In Fond du Lac County, Wisconsin, 46-year-old Robert Diamentis has entered a plea deal in a case that involved concealing the corpse of his brother.
Earlier this year, on May 2, Diamentis’ brother was found in a plastic container at their shared residence. Diamentis’ brother had been ill and bed-ridden, and Diamentis was supposedly serving as his brother’s full time caregiver. According to court reports, the dead body had been hidden in the house for “several months because [Diamentis] didn’t want people to think he was neglecting his brother.”
Diamentis was originally charged with “hiding a corpse, obstructing an officer, failing to report a death in unusual circumstances,” and “negligently subjecting an individual at risk to abuse causing death.” In accordance with his plea agreement, Diamentis pled guilty to the charge of “negligently subjecting an individual at risk to abuse causing death” and his other charges were dismissed by the court. Prior to entering this plea, Diamentis had been found competent to stand trial.
In Wisconsin, there are specific laws mandating when an individual has an affirmative duty to report the death of another individual. Wisconsin Statute §979.01 requires that “…persons having knowledge of the death of any person who has died under any of the following circumstances, shall immediately report the death to the sheriff, police chief, or medical examiner or coroner of the county where the death took place…” Included in the first subsection of this statute are “All deaths in which there are unexplained, unusual or suspicious circumstances.” A person found in violation of this statute could be fined up to $1,000 or imprisoned up to 90 days.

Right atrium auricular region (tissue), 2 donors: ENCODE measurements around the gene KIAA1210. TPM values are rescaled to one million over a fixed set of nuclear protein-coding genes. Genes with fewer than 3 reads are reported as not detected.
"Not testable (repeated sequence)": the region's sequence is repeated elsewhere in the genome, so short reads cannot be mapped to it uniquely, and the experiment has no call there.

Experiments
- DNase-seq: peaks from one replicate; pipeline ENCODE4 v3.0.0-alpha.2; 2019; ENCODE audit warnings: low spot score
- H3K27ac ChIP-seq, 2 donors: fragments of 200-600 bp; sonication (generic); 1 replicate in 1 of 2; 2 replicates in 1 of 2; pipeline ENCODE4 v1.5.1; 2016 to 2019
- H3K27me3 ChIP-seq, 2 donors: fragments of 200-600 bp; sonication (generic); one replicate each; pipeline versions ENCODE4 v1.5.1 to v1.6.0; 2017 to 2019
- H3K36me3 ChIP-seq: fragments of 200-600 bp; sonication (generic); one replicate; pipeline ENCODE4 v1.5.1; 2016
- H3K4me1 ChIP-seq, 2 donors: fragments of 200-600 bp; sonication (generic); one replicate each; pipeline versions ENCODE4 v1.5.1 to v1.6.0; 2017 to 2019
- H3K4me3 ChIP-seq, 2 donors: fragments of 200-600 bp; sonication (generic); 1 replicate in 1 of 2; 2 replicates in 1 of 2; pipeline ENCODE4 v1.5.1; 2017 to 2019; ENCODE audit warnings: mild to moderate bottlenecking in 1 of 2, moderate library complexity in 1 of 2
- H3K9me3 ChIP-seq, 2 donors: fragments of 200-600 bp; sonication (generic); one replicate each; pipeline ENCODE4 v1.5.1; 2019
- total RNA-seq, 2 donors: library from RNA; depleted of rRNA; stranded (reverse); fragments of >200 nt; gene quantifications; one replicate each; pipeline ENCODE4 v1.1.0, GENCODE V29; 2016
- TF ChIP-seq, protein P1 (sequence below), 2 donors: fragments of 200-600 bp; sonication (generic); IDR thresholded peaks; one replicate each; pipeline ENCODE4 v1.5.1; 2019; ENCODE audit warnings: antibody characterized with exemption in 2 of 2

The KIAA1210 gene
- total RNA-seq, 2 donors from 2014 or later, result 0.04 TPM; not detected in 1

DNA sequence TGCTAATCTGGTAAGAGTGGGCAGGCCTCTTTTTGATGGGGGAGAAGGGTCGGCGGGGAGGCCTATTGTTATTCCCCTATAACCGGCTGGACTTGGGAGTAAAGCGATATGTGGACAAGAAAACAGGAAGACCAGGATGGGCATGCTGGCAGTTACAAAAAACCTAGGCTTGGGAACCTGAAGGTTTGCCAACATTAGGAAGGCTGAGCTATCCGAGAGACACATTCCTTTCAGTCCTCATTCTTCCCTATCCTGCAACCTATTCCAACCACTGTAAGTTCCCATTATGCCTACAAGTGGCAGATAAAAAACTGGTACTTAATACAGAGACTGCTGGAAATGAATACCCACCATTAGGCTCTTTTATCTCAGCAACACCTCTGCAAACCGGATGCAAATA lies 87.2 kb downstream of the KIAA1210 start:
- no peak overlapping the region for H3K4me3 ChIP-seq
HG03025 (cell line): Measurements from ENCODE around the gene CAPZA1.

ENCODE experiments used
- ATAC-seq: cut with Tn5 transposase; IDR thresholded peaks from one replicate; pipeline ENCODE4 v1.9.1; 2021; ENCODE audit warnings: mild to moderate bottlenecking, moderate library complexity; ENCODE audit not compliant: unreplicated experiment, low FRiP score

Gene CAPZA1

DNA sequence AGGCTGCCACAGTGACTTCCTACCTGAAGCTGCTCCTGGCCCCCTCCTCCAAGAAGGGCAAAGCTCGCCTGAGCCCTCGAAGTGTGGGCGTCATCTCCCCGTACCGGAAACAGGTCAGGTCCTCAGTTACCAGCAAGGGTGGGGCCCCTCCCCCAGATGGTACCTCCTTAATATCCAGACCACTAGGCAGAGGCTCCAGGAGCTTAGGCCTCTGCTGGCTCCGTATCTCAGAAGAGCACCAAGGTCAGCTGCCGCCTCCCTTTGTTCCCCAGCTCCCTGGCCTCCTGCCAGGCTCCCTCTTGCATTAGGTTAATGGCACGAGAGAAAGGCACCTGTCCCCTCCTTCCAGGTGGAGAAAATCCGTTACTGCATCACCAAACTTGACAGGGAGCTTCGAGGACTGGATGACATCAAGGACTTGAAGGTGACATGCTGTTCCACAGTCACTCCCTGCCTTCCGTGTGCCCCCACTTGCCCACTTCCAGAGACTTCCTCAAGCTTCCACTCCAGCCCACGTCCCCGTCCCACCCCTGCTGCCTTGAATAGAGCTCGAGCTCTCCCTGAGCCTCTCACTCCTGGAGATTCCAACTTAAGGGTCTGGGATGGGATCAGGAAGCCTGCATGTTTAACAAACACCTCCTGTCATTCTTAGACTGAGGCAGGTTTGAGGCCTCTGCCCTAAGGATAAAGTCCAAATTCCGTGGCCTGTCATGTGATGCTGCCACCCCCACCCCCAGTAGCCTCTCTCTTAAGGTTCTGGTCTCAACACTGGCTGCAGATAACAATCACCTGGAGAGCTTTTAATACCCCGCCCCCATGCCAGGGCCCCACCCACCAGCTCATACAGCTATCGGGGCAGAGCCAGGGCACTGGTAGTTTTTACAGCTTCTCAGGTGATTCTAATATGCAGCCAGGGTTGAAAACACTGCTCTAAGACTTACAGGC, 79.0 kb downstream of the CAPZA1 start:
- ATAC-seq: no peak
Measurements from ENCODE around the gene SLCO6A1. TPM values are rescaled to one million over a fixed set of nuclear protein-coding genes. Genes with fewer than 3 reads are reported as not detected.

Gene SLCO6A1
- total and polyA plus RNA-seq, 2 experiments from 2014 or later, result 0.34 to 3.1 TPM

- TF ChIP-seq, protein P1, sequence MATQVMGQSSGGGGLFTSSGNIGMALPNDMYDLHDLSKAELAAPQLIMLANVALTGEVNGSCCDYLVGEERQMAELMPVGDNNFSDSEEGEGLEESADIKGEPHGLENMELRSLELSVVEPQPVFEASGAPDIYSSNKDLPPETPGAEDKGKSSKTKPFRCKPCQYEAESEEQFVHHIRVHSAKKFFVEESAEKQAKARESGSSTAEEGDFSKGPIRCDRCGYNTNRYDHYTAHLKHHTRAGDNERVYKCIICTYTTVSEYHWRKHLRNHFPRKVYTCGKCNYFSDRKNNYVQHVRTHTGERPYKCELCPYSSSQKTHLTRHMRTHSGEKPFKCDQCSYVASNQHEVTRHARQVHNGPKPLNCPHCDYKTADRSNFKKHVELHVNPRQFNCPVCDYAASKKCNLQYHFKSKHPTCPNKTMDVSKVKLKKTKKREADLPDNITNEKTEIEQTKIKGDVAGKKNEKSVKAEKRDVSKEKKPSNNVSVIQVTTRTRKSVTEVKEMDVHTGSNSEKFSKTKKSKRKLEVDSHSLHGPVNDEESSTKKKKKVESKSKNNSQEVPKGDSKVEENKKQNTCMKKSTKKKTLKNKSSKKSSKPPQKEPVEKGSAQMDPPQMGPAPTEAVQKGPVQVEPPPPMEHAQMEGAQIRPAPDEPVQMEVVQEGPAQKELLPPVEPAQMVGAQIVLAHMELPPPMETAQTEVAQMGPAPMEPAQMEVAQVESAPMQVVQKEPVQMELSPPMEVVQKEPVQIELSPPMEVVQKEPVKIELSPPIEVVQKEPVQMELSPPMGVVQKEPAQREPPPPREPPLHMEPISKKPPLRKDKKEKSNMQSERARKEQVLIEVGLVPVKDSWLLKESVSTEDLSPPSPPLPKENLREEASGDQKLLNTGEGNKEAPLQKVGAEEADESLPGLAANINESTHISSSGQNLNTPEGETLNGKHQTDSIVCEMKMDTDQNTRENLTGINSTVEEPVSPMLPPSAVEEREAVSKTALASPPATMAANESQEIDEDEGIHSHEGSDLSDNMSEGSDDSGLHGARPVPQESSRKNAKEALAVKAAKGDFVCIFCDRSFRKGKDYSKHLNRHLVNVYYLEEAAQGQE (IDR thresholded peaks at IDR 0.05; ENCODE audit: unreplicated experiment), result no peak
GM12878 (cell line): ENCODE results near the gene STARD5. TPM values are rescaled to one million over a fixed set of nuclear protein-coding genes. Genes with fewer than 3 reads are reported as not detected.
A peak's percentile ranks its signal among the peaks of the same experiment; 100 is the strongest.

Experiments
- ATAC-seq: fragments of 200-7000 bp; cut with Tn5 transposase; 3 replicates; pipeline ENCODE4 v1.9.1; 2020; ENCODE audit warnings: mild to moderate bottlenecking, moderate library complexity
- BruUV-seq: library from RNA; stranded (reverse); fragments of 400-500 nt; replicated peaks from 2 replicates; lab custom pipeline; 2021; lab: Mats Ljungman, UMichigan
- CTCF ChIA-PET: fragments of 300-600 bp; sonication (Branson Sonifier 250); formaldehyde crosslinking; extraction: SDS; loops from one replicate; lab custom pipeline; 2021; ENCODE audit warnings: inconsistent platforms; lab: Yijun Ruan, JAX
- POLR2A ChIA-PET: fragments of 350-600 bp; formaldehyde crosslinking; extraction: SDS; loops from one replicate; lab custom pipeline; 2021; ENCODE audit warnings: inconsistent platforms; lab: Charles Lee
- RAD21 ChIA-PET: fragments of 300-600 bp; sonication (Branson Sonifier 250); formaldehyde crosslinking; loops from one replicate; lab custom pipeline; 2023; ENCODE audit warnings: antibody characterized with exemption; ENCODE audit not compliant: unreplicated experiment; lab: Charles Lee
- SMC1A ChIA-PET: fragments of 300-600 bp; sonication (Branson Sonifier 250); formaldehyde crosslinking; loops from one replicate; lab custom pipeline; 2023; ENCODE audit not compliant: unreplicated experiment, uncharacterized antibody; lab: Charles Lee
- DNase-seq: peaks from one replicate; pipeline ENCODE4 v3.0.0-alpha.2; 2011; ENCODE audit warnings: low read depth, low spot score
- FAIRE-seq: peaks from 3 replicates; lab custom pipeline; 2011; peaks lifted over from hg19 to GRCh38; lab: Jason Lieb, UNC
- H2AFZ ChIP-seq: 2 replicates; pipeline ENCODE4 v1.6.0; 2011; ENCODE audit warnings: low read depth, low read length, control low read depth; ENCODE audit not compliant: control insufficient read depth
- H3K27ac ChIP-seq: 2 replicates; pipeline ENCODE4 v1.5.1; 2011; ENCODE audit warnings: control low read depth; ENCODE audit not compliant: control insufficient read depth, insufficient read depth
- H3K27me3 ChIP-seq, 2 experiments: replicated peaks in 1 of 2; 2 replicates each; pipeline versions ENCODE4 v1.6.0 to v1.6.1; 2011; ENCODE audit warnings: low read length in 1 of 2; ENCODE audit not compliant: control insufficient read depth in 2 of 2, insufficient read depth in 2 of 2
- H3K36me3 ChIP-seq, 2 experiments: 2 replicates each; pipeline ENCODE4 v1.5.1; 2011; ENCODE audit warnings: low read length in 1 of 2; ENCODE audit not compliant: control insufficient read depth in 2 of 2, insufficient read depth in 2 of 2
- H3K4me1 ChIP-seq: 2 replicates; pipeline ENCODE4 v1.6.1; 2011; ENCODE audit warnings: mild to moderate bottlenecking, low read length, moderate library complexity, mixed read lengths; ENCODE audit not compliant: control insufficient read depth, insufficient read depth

Despite being originally charged with “hiding a corpse,” the facts in this case remain unclear to whether this charge could have been proved in court. Wisconsin Statute §940.11 provides that (1) “Whoever mutilates, disfigures or dismembers a corpse, with intent to conceal a crime or avoid apprehension, prosecution or conviction for a crime, is guilty of a Class F felony.” Alternatively, (2) “Whoever hides or buries a corpse, with intent to conceal a crime or avoid apprehension, prosecution or conviction for a crime … with intent to collect benefits under one of those sections, is guilty of a Class G felony.” The law makes a distinction between someone “mutilating” a corpse and simply “hiding” a corpse, as was the case here with Diamentis. It is clear that Diamentis did in fact hide his brother’s corpse to avoid detection, but it is unknown whether he did so with the intent to continue collecting state benefits. If Diamentis was not collecting benefits on behalf of his brother, the state cannot charge the second offense. Therefore, the state must make a case that Diamentis did in fact “mutilate” or “disfigure” his brother’s body by concealing it in a plastic container for several months. Depending on the degree of decomposition, the state may have a viable argument that the brother’s corpse was adequately “disfigured” to pass scrutiny under this statute’s first section. However, given the clear distinction in the statute’s language between “mutilating” and “hiding” a corpse, and the different felony levels ascribed to each offense, Diamentis should have been charged under §940.11 only if he was collecting benefits on behalf of his brother during the months he concealed his brother’s body.